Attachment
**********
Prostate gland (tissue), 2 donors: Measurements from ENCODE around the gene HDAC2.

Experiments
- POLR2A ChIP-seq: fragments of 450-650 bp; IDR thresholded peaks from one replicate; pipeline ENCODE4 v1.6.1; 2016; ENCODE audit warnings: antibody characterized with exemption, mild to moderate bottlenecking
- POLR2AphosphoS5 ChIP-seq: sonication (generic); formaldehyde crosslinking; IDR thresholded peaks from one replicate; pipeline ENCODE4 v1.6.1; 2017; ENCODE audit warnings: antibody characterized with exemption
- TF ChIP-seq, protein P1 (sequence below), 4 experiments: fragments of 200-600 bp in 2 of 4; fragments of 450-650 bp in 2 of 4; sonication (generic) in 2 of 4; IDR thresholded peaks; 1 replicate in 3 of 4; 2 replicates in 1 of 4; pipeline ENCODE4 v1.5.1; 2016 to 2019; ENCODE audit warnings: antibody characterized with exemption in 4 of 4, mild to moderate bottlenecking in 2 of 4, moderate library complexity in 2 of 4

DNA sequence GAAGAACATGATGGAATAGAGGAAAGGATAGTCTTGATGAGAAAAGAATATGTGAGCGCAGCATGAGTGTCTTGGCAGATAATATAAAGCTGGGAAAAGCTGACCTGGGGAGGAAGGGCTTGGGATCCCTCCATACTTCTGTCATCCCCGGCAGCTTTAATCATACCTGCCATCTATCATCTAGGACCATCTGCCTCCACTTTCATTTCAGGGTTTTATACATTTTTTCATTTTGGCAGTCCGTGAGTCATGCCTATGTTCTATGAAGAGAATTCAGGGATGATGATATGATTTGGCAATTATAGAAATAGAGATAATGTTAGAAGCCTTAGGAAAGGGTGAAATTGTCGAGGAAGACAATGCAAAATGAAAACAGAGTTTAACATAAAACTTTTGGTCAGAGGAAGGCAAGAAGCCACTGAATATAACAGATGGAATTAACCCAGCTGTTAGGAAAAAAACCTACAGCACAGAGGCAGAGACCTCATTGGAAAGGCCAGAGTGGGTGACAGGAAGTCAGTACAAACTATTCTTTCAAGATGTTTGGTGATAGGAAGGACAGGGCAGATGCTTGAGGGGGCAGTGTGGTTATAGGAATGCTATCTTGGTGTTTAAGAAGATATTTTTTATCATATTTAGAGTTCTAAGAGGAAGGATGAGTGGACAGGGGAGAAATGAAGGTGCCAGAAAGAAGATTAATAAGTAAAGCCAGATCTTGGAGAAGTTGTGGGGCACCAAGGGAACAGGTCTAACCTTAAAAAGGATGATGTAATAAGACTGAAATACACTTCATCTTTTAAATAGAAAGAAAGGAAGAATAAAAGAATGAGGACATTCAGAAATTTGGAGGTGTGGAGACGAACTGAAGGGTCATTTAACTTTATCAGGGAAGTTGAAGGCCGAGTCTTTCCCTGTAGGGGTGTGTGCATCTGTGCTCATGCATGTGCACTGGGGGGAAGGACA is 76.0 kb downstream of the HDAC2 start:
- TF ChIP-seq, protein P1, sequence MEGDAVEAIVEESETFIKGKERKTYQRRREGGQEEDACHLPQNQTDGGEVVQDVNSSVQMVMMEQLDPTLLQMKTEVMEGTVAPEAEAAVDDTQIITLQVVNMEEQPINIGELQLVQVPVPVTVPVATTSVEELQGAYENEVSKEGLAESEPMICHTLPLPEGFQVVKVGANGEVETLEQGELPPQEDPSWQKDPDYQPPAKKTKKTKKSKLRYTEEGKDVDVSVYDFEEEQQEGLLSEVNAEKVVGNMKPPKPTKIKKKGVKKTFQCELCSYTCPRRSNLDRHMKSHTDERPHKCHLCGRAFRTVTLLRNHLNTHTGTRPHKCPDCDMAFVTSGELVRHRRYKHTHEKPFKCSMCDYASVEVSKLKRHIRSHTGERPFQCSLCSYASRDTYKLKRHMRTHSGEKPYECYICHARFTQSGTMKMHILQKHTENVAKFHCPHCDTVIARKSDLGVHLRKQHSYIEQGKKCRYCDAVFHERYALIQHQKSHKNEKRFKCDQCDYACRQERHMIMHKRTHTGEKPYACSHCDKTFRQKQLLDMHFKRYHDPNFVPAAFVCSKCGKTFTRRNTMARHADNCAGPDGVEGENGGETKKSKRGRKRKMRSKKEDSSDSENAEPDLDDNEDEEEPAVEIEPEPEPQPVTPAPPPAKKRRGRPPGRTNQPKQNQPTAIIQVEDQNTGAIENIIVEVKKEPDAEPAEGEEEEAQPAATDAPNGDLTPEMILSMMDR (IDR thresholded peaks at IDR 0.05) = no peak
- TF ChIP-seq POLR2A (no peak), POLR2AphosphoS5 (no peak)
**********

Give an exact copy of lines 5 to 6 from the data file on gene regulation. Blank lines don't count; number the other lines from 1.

- TF ChIP-seq, protein P1 (sequence below), 4 experiments: fragments of 200-600 bp in 2 of 4; fragments of 450-650 bp in 2 of 4; sonication (generic) in 2 of 4; IDR thresholded peaks; 1 replicate in 3 of 4; 2 replicates in 1 of 4; pipeline ENCODE4 v1.5.1; 2016 to 2019; ENCODE audit warnings: antibody characterized with exemption in 4 of 4, mild to moderate bottlenecking in 2 of 4, moderate library complexity in 2 of 4

DNA sequence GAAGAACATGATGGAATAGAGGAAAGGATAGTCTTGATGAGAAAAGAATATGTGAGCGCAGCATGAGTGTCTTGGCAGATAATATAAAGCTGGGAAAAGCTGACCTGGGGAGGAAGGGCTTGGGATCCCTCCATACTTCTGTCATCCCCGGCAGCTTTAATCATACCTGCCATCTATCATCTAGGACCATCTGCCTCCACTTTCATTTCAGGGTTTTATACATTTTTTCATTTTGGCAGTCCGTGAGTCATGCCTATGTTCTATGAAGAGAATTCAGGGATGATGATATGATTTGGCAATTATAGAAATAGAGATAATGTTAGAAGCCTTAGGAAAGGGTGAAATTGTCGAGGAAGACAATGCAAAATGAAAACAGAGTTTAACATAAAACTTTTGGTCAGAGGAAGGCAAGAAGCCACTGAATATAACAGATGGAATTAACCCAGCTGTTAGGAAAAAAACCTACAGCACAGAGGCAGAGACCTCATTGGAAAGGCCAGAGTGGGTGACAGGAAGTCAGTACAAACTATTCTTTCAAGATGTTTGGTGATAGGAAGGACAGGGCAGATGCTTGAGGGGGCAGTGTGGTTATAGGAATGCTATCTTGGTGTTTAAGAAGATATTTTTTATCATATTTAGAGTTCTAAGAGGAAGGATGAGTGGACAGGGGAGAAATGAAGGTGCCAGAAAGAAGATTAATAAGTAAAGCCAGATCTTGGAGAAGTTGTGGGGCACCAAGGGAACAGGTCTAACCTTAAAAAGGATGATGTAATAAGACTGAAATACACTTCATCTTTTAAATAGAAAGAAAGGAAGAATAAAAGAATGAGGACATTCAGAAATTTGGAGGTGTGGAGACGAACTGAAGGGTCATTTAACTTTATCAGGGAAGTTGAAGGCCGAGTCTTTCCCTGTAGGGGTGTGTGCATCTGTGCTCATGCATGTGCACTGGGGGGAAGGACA is 76.0 kb downstream of the HDAC2 start: